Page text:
Renewed Hormuz threat is serious

New Iranian bluster about closing the Strait of Hormuz is a warning that the situation is dangerous, an Arabic-language editorial says. Other topics: Mohammed Morsi and the international failure in Syria.

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New talk about blocking the Strait of Hormuz once again threatens to ignite the whole region

One day after the US and the European Union imposed a new round of severe sanctions on their oil exports, Iranian authorities addressed ultimatums to Gulf states and western powers, the pan-Arab newspaper Al Quds Al Arabi noted in its editorial.

The first ultimatum came in the form of an announcement by a member of the national security and foreign politics committee in the Iranian parliament: the committee has proposed a bill that urges Tehran to attempt to deny crude oil shipments passage through the Strait of Hormuz on their way to countries supporting the sanctions.

The second came in the form of military manoeuvres that simulate a counter-attack against US or Israeli targets in the region.

"These Iranian messages give the impression that the western sanctions against Iranian exports may cause a state of economic paralysis in the Islamic Republic and direct a hard blow at the Iranian authorities," said the paper.

Blocking the Hormuz strait to approximately 18 million barrels of exports from the Gulf would be equivalent to a declaration of war. Western countries with fleets, aircraft carriers and naval bases in Qatar and Bahrain will not allow such a trespass; closing the Strait could lift oil prices to $200 (Dh735) a barrel, damaging faltering economies.

Blocking the strait would not require a special law from parliament. The Iranian ultimatums at this point can be classified as psychological warfare tactics. The same applies to the military manoeuvres that revolve around attacks on US bases in the Gulf.

"However, it must be said that sanctions on Iranian exports can also be viewed as a declaration of war. Its main objective is to drive the Iranian people to the brink of starvation in the hope that they will rise up against the government.

"But this is highly unlikely; the embargo the West imposed on Iraq for 13 years did starve the people but didn't motivate them to rebel against Saddam Hussein's regime," the paper argued.

In any case, the US and its allies aren't expected to wait around for another dozen years for the embargo to yield results in Iran. Western reports confirm that Iran does indeed possess large quantities of enriched uranium, enough to build nuclear warheads within one year.

No one wants war. Nonetheless, once cornered, Iran could counter-attack the US warships in Gulf waters.

In fact, it could be argued that this is the main purpose behind the oil embargo and the severe economic sanctions. It seems as if the West is pushing Iran into firing the first shot in a war.

"The next four months before the US elections promise an escalation in mutual verbal attacks between Iran and the west, until one of the parties decides to open the gates of hell on the entire region," the paper concluded.

International bodies share blame in killings

No matter how cruelly the Syrian regime behaves, the international law fails to face the Russians and stem the bloodletting, Tayyib Tizini said in an opinion piece in the Emirati newspaper Al Ittihad.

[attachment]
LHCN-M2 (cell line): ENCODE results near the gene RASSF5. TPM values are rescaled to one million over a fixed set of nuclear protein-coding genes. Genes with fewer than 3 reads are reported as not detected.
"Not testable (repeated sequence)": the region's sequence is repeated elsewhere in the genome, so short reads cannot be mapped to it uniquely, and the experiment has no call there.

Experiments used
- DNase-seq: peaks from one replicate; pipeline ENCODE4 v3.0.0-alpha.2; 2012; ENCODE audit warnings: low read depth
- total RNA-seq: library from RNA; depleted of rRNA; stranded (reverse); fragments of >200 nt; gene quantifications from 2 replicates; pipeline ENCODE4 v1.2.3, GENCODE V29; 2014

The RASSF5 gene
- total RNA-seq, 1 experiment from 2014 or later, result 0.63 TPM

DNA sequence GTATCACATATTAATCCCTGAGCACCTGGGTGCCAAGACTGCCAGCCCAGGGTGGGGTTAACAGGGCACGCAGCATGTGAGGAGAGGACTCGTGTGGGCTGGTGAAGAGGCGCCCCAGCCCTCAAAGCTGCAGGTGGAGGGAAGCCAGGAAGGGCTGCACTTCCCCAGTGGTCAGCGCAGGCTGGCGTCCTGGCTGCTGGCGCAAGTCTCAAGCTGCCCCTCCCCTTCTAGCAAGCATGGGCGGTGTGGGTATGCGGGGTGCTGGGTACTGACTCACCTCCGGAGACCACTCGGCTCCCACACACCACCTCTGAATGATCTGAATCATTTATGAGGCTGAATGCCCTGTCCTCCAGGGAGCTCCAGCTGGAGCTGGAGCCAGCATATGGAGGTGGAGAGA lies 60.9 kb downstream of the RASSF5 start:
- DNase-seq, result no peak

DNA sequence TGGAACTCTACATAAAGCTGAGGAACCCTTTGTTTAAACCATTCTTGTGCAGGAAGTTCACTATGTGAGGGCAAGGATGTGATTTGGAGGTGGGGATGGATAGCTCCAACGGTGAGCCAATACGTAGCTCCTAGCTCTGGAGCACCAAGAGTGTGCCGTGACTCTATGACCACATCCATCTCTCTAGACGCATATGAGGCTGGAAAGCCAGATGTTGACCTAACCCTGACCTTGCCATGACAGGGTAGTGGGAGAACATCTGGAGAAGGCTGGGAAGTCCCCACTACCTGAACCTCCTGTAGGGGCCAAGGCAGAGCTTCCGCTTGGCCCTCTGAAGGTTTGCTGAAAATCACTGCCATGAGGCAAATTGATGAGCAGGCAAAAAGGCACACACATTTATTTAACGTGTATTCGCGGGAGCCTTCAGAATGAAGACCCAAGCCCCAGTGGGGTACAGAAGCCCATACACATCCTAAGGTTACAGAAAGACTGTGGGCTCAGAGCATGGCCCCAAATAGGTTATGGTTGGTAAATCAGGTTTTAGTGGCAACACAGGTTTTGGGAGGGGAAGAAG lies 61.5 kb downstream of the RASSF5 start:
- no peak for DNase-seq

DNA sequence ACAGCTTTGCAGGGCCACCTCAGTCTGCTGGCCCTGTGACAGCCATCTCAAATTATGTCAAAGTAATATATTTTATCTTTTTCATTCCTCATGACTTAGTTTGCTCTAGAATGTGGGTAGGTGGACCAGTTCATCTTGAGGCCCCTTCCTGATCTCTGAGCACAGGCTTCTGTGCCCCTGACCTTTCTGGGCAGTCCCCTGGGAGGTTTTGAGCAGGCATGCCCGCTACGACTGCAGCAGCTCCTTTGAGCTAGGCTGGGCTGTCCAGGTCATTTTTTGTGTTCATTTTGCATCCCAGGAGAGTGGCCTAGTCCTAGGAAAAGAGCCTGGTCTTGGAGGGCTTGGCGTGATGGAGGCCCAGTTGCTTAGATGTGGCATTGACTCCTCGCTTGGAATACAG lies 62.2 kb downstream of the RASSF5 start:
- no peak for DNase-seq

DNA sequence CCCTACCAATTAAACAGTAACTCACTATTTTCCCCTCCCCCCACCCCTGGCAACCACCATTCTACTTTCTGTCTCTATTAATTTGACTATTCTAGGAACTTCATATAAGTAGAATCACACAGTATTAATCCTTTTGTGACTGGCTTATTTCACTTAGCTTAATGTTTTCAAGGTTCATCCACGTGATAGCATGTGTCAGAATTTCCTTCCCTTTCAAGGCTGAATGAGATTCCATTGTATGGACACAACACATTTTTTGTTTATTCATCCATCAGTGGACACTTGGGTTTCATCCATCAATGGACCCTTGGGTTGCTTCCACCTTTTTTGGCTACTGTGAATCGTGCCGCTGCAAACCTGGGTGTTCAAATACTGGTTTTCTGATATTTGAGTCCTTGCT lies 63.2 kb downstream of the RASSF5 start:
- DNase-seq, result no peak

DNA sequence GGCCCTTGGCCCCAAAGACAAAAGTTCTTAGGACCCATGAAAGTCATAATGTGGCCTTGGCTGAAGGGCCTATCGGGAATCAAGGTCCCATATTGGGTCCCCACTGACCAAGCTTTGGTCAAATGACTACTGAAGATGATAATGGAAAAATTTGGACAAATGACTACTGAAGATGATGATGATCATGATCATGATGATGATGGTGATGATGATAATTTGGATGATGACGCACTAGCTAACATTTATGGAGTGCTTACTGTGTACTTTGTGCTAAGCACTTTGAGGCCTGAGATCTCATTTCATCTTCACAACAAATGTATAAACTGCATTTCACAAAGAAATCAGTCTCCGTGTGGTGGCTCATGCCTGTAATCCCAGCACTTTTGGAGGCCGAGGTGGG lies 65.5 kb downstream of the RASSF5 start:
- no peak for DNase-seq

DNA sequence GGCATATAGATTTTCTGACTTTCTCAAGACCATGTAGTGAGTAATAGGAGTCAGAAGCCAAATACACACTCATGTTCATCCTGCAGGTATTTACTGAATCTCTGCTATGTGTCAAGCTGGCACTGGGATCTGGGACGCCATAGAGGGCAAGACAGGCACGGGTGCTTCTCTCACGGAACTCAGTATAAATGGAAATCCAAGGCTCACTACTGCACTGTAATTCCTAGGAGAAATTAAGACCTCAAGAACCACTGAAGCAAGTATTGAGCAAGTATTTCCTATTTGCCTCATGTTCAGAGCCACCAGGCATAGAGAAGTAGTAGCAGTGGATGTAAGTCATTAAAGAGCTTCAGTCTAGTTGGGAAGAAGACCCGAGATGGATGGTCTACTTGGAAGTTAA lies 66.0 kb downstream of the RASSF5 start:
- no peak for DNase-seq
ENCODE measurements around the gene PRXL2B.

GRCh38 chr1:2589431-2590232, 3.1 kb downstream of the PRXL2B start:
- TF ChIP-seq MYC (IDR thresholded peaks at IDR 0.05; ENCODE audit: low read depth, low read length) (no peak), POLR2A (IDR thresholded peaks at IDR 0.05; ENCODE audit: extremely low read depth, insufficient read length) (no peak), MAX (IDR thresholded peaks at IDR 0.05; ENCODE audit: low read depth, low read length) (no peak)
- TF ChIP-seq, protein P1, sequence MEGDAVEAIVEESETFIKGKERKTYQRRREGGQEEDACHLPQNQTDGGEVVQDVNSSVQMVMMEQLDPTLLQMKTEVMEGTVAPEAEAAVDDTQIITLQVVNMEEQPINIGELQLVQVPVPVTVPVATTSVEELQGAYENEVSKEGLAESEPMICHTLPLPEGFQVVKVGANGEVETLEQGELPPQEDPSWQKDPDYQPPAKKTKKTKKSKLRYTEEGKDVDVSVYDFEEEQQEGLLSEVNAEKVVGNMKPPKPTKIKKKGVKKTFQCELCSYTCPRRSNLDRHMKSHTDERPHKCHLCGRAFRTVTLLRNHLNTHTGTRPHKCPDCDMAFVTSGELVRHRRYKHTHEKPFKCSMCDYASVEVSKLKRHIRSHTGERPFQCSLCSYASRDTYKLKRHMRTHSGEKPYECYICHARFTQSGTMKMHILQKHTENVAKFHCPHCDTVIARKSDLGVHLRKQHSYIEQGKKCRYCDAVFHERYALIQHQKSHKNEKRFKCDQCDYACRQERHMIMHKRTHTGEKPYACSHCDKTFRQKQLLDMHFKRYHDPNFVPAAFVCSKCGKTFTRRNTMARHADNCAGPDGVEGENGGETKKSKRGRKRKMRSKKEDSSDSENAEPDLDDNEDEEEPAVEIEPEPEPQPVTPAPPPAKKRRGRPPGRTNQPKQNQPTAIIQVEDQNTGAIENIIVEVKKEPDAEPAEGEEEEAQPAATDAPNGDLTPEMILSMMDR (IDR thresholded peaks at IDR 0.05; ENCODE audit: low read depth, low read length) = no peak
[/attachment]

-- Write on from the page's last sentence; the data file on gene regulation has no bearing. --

The Syrian regime is the first to blame for the turmoil in Syria which erupted when he rejected protesters' demands for freedom, dignity and true reform, and when he shot the first bullet in Daraa that developed into today's status quo.

Several nations, particularly Russia have tried to "promote themselves as saints who are very concerned with the Syrian bloodshed, but in reality, they are taking a role that is tantamount to a criminal act: they are supplying weaponry to be used for shedding Syrians' blood".

Homs, the city of tolerance, affection and culture, was barbarically bombarded by the regime forces, but Russia kept silent despite having witnessed itself a similar experience in Stalingrad at the hands of Nazism.

However horrible they might be, crimes kept going unpunished because of the Russians who used the veto twice against the call for punishment. This has left no room for doubt that "the international law prevails over moral conscience".

This absurd bureaucracy has become involved in the killing of children and burning women, men and homes, which can only indicate that the international bodies have become "underfoot".

Egypt's new president is reluctant to fight

Mohammed Morsi seems to follow the authority mentality which disregards civil society and offers no radical solutions, Wael Abdel Fattah wrote in yesterday's edition of the Egyptian newspaper Al Shorouk.

Egyptian civil society has called on President Morsi to put an end to military trials of civilians, and to release thousands of detainees.

But he replied that he has been told that most of the prisoners in question are thugs whose release might threaten peace.

And he announced a decision to set up a committee with no neutral people from civil society.

Mr Morsi could have been more forceful in facing the military on this matter, the writer said.

But the new president has not shown any striking differences from former Egyptian presidents.

He is trying to "appease the people with coloured balloons and feast gifts without fighting a forceful battle".

Mr Morsi and the Muslim Brotherhood lack a reconstruction plan. They think that merely being in power makes the Brotherhood virtuous.

This is why they did not, for instance, seek to make a radical change in the media and end its subordination to power, the writer said.

* Digest compiled by The Translation Desk